Random ramblings of a mind damaged by years of disuse and abuse. Also a place to go to be bored to tears.
The Random Comic Strip
Words to live by...
"How beautiful it is to do nothing, and to rest afterward."
(The right to looseness has been officially given)
"Everyone carries a part of society on his shoulders," wrote Ludwig von Mises, "no one is relieved of his share of responsibility by others. And no one can find a safe way for himself if society is sweeping towards destruction. Therefore everyone, in his own interest, must thrust himself vigorously into the intellectual battle."
Apparently, the crossword puzzle that disappeared from the blog, came back.
Tuesday, September 18, 2012
Just whose fault is it?
It's strange how different people perceive things. I read this little opinion piece the other day on the NY Times website. And it made me wonder...
When I was young, I often heard the following: "There, but for the grace of God, go I." The letters reminded me of that saying. They also reminded me of something that my mother and my father seemed to want me to understand... "Life ain't fair."
I have had bumps and bruises from time to time as I plodded along the road of life. None were serious injuries, I don't think, because I just picked myself up and kept on. After all, what else was there to do? There's a phrase you'll hear among my friends (we're all getting on in years) from time to time when one of us complains about his health... "Beats the alternative." It's said in jest, of course, because... well, how do we know?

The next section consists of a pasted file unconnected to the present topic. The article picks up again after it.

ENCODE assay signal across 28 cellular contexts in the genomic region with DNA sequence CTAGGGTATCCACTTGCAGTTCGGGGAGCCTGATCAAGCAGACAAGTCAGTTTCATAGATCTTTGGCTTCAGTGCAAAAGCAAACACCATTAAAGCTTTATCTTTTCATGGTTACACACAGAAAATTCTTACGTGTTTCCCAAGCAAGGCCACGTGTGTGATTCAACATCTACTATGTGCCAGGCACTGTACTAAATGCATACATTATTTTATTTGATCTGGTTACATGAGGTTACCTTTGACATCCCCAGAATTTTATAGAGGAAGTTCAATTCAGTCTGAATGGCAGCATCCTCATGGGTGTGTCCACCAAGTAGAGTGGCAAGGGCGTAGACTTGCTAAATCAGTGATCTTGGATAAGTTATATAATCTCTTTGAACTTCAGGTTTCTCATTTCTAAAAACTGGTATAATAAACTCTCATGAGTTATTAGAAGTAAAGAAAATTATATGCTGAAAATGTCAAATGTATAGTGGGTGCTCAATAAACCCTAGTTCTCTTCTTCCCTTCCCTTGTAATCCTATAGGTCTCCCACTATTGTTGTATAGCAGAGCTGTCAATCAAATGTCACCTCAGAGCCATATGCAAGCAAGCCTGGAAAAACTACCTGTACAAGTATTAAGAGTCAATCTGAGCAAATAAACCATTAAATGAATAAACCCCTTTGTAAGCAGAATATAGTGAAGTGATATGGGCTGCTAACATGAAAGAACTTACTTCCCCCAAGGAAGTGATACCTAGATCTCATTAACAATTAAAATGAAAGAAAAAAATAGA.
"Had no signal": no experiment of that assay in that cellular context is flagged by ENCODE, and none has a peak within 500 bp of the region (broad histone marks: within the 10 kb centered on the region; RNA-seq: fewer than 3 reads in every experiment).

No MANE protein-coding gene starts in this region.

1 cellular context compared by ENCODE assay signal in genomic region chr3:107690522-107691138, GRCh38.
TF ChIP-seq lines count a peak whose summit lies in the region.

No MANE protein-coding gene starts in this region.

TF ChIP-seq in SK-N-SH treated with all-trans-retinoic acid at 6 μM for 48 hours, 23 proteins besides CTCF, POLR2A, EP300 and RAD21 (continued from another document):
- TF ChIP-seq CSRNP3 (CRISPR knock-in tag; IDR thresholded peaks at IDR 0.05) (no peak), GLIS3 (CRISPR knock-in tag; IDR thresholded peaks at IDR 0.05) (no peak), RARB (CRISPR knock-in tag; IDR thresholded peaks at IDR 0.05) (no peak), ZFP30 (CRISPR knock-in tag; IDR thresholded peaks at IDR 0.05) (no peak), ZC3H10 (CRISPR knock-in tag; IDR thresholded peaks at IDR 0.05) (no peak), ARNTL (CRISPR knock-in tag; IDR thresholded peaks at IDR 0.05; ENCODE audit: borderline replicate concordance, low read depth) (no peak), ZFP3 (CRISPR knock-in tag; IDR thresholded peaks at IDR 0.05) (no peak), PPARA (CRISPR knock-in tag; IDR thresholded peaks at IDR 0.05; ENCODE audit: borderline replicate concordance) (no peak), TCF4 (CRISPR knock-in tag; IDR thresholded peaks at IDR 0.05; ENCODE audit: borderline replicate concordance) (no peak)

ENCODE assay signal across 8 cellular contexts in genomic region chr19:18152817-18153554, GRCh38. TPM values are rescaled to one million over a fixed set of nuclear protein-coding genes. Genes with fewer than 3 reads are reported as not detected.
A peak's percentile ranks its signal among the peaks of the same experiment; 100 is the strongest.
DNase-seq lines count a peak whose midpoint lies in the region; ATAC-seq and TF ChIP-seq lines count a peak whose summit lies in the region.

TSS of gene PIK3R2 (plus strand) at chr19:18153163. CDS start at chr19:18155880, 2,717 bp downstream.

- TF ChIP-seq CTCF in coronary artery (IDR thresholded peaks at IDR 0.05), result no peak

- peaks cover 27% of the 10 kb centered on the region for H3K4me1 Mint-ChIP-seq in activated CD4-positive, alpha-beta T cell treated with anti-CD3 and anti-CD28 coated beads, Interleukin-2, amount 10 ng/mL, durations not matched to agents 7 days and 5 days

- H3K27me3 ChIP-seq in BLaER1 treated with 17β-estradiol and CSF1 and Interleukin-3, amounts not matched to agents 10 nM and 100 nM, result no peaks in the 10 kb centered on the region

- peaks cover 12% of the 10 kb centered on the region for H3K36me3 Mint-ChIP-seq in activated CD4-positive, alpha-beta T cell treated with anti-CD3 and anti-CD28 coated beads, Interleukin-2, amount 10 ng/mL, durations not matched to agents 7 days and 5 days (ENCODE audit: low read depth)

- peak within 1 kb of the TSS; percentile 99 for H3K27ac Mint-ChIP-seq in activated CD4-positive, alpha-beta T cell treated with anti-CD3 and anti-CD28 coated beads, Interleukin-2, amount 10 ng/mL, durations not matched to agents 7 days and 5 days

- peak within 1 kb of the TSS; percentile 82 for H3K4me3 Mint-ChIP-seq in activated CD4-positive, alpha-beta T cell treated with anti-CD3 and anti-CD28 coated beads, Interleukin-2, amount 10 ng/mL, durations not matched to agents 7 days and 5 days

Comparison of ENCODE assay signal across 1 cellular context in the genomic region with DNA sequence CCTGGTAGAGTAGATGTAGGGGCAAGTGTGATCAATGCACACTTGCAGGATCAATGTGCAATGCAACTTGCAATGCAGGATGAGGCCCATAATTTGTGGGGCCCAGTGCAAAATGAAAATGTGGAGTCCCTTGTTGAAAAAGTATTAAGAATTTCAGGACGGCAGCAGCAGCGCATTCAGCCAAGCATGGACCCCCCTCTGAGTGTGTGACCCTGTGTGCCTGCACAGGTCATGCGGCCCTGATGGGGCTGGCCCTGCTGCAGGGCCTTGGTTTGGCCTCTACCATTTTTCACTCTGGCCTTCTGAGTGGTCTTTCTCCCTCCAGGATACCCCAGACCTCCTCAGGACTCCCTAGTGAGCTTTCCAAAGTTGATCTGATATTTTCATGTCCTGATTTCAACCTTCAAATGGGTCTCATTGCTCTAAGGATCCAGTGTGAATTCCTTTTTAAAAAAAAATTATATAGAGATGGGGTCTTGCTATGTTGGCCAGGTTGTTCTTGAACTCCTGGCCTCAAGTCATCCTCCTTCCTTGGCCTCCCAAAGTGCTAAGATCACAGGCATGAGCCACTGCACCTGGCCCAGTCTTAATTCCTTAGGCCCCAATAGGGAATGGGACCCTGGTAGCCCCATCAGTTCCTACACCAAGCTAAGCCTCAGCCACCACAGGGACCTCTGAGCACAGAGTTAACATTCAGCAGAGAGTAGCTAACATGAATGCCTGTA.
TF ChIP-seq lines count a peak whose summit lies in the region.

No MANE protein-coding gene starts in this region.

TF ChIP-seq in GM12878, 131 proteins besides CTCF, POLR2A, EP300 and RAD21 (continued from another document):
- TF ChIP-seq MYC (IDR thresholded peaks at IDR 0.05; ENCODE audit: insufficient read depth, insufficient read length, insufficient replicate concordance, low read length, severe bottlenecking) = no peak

I feel sorry for folks who life seems to have beaten down. I cannot imagine their disappointment at how things have turned out for them. I understand why they would like to blame someone else's greed or good fortune for their troubles. I just never could do it. My parents would never let me. Every time I got into trouble or had a bad day, they reminded me that "life ain't fair" and that I make my own choices.
Now, when I was in the Navy, I sure didn't make my own choices. Someone else was in charge. Someone higher up always made the decisions about where I would be, what I would be doing most of the time. I certainly was not in charge. And then I would tell myself (in my father's voice) that I was the one who enlisted, that I was the one who chose to sign up, that I was the one who put myself in the hands of those in charge. So, ultimately, I was responsible for where I was and where I was going.